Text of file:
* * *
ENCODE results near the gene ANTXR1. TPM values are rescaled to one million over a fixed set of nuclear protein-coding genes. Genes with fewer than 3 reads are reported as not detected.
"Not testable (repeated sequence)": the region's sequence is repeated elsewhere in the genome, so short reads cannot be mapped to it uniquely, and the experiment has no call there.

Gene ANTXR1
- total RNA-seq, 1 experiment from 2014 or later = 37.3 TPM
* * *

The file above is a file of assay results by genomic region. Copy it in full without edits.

ENCODE results near the gene ANTXR1. TPM values are rescaled to one million over a fixed set of nuclear protein-coding genes. Genes with fewer than 3 reads are reported as not detected.
"Not testable (repeated sequence)": the region's sequence is repeated elsewhere in the genome, so short reads cannot be mapped to it uniquely, and the experiment has no call there.

Gene ANTXR1
- total RNA-seq, 1 experiment from 2014 or later = 37.3 TPM